|Publisher:||Oxford University Press, USA|
Bernecker argues that memory, unlike knowledge, implies neither belief nor justification. There are instances where memory, though hitting the mark of truth, succeeds in an epistemically defective way. This book shows that, contrary to received wisdom in epistemology, memory not only preserves epistemic features generated by other epistemic sources but also functions as a source of justification and knowledge.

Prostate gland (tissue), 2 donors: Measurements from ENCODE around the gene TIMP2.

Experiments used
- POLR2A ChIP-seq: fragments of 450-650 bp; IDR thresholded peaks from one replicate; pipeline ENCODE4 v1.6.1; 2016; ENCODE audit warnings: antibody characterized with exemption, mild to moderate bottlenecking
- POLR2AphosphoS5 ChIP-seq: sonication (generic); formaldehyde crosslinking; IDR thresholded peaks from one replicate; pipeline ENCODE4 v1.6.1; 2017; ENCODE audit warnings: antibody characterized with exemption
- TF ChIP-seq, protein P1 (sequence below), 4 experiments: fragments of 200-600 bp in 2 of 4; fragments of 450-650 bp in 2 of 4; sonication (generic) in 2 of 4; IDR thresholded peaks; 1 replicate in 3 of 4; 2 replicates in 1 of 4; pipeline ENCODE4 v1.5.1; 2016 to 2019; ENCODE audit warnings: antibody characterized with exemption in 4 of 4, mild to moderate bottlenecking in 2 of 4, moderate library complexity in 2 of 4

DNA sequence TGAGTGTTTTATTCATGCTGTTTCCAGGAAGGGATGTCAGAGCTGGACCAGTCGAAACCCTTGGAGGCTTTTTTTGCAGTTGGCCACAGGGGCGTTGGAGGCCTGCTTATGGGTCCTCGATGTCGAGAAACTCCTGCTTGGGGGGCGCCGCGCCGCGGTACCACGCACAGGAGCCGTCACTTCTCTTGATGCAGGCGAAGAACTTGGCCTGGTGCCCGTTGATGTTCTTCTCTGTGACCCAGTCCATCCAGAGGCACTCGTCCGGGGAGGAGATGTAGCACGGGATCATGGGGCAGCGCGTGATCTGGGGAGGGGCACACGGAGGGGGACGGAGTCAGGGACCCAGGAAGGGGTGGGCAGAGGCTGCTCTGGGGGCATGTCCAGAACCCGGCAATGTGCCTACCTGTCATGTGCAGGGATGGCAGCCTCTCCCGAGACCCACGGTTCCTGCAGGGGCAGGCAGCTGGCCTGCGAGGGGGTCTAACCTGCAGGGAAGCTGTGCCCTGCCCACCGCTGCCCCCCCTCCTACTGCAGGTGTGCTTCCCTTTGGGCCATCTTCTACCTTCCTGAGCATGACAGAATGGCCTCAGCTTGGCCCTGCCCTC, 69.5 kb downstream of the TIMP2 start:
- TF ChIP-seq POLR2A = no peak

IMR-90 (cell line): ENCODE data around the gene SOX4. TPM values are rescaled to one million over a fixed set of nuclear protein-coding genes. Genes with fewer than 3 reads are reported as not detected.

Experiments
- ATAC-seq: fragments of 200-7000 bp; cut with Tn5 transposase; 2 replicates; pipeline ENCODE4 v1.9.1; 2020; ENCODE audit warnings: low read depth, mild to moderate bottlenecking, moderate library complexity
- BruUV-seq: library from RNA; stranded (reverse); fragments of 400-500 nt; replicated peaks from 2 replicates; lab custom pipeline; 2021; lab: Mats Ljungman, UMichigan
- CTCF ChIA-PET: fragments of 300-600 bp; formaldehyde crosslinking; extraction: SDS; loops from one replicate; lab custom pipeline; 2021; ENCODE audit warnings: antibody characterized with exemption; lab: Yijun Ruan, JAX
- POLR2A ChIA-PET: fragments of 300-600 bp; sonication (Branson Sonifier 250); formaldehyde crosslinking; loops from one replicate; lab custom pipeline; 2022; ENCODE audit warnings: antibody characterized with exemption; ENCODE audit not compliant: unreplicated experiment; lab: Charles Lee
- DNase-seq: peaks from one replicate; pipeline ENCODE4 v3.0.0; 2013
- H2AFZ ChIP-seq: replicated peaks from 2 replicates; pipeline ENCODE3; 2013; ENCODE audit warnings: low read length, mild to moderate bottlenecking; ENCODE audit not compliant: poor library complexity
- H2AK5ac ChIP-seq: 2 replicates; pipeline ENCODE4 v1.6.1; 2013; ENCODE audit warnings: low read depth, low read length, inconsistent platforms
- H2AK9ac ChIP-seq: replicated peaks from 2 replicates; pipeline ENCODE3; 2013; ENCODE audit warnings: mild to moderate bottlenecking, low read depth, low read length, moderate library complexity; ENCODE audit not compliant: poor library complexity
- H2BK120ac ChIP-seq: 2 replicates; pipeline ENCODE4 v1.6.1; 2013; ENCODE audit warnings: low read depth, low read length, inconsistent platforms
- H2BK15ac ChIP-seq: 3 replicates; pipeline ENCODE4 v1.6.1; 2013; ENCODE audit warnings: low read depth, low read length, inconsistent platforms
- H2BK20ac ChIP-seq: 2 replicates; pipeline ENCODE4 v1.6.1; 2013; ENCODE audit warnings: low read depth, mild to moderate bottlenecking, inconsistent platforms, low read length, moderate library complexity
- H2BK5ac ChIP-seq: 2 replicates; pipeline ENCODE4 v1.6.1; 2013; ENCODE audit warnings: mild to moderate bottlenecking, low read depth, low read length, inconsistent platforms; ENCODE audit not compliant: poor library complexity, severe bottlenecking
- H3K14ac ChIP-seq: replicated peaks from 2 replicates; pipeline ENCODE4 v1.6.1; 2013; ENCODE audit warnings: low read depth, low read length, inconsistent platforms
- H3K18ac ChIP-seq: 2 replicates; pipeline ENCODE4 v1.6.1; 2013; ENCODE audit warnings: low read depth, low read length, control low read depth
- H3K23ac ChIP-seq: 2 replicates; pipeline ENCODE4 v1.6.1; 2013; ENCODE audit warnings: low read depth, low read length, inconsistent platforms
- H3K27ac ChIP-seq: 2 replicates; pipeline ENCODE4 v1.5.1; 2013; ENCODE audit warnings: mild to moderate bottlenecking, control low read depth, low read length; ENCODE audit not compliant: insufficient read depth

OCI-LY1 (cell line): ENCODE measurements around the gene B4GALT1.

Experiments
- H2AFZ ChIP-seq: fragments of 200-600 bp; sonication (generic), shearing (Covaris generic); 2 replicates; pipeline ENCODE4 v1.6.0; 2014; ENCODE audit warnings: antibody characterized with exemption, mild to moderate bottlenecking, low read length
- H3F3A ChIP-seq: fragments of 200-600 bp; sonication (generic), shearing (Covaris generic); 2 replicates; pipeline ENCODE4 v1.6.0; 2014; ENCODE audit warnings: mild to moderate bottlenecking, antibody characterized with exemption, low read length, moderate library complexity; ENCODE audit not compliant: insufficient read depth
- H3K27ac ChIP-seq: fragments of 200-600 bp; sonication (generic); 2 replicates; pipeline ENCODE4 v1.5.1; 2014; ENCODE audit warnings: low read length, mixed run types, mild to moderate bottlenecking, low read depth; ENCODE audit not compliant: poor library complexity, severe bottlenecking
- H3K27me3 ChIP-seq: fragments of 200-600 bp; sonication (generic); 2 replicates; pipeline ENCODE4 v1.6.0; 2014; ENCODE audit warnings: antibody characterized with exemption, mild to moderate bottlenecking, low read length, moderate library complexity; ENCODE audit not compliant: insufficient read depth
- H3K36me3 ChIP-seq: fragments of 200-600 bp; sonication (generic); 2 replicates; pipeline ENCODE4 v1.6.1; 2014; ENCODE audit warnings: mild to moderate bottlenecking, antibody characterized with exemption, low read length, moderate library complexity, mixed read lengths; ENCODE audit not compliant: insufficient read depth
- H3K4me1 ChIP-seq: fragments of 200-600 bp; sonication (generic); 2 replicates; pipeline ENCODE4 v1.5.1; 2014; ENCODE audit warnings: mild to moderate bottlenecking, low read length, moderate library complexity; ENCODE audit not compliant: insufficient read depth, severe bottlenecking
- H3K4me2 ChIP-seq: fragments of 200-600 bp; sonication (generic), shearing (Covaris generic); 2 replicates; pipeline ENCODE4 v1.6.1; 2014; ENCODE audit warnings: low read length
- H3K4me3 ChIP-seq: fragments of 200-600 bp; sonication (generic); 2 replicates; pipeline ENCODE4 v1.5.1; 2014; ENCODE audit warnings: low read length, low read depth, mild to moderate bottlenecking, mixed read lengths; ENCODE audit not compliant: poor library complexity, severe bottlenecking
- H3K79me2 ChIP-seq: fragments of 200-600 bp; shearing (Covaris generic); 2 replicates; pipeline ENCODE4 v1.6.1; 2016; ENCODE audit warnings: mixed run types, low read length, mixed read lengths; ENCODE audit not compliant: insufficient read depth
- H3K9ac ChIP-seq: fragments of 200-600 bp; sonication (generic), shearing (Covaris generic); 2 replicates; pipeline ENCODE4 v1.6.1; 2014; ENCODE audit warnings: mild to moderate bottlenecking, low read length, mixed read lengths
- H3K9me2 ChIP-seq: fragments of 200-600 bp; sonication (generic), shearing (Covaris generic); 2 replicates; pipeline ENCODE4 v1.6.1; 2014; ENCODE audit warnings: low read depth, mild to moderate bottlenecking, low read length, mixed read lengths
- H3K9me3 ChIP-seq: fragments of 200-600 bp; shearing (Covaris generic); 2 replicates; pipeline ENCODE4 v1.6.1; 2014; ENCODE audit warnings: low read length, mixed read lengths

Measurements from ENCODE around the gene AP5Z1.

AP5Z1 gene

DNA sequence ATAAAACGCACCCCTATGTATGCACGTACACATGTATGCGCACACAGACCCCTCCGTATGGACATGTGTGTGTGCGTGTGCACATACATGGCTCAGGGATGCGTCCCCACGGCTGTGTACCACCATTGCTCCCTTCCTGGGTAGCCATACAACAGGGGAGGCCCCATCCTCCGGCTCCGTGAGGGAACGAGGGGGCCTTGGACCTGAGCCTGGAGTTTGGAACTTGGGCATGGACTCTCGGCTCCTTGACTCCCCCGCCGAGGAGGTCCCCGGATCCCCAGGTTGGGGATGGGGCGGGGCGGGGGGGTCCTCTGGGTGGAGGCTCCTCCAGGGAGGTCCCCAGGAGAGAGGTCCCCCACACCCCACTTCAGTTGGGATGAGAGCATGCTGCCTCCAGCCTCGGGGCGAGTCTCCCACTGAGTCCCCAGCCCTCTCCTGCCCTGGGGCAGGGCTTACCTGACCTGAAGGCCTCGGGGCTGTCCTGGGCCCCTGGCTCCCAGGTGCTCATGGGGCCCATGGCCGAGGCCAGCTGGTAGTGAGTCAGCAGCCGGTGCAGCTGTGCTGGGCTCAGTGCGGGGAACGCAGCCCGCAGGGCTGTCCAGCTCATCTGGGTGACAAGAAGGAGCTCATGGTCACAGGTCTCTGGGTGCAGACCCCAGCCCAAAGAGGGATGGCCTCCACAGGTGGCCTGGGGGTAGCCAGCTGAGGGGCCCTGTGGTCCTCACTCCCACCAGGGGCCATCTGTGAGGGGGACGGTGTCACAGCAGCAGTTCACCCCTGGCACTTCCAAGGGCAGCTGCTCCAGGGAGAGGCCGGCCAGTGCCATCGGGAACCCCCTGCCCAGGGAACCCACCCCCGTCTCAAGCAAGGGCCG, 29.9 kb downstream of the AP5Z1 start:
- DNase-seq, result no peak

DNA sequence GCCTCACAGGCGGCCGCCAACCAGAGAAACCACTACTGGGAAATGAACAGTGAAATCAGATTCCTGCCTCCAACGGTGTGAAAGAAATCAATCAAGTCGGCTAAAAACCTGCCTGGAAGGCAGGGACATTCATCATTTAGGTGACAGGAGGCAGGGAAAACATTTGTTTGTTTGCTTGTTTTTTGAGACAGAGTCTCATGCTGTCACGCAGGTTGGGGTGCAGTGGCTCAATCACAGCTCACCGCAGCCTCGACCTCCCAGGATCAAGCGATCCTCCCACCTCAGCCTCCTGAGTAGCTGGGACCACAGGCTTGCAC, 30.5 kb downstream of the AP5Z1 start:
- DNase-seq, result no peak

According to the causal theory of memory argued for in this book, the dependence of memory states on past representations supports counterfactuals of the form: if the subject hadn't represented a given proposition in the past he wouldn't represent it in the present. The book argues for a version of content externalism whereupon the individuation of memory contents depends on relations the subject bears to his past physical or social environment. Moreover, Bernecker shows that memory doesn't require identity, but only similarity, of past and present attitudes and contents. The notion of content similarity is explicated in terms of the entailment relation.